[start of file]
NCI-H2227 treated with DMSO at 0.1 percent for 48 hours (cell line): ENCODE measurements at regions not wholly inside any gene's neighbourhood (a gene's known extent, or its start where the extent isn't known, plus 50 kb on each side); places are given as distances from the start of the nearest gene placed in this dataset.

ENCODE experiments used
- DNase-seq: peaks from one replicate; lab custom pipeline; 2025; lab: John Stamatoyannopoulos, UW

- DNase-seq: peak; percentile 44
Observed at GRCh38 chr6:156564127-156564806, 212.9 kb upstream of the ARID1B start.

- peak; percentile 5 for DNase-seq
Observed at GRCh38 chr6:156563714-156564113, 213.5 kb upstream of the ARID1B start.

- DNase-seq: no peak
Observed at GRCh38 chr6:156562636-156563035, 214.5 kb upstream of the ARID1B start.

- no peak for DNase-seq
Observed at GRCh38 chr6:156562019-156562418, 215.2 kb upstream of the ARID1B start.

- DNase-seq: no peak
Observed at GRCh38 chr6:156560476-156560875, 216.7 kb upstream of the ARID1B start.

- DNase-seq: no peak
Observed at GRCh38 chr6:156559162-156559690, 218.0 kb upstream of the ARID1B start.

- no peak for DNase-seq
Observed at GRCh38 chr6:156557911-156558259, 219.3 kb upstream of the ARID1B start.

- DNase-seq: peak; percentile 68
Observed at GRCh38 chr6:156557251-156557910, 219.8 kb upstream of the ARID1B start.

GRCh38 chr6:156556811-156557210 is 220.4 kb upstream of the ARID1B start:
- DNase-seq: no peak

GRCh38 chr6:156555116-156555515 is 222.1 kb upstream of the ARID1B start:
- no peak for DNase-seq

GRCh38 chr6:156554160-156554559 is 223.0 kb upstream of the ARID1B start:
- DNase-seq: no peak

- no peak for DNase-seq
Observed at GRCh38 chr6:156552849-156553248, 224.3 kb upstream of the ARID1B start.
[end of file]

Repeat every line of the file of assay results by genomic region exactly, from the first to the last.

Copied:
NCI-H2227 treated with DMSO at 0.1 percent for 48 hours (cell line): ENCODE measurements at regions not wholly inside any gene's neighbourhood (a gene's known extent, or its start where the extent isn't known, plus 50 kb on each side); places are given as distances from the start of the nearest gene placed in this dataset.

ENCODE experiments used
- DNase-seq: peaks from one replicate; lab custom pipeline; 2025; lab: John Stamatoyannopoulos, UW

- DNase-seq: peak; percentile 44
Observed at GRCh38 chr6:156564127-156564806, 212.9 kb upstream of the ARID1B start.

- peak; percentile 5 for DNase-seq
Observed at GRCh38 chr6:156563714-156564113, 213.5 kb upstream of the ARID1B start.

- DNase-seq: no peak
Observed at GRCh38 chr6:156562636-156563035, 214.5 kb upstream of the ARID1B start.

- no peak for DNase-seq
Observed at GRCh38 chr6:156562019-156562418, 215.2 kb upstream of the ARID1B start.

- DNase-seq: no peak
Observed at GRCh38 chr6:156560476-156560875, 216.7 kb upstream of the ARID1B start.

- DNase-seq: no peak
Observed at GRCh38 chr6:156559162-156559690, 218.0 kb upstream of the ARID1B start.

- no peak for DNase-seq
Observed at GRCh38 chr6:156557911-156558259, 219.3 kb upstream of the ARID1B start.

- DNase-seq: peak; percentile 68
Observed at GRCh38 chr6:156557251-156557910, 219.8 kb upstream of the ARID1B start.

GRCh38 chr6:156556811-156557210 is 220.4 kb upstream of the ARID1B start:
- DNase-seq: no peak

GRCh38 chr6:156555116-156555515 is 222.1 kb upstream of the ARID1B start:
- no peak for DNase-seq

GRCh38 chr6:156554160-156554559 is 223.0 kb upstream of the ARID1B start:
- DNase-seq: no peak

- no peak for DNase-seq
Observed at GRCh38 chr6:156552849-156553248, 224.3 kb upstream of the ARID1B start.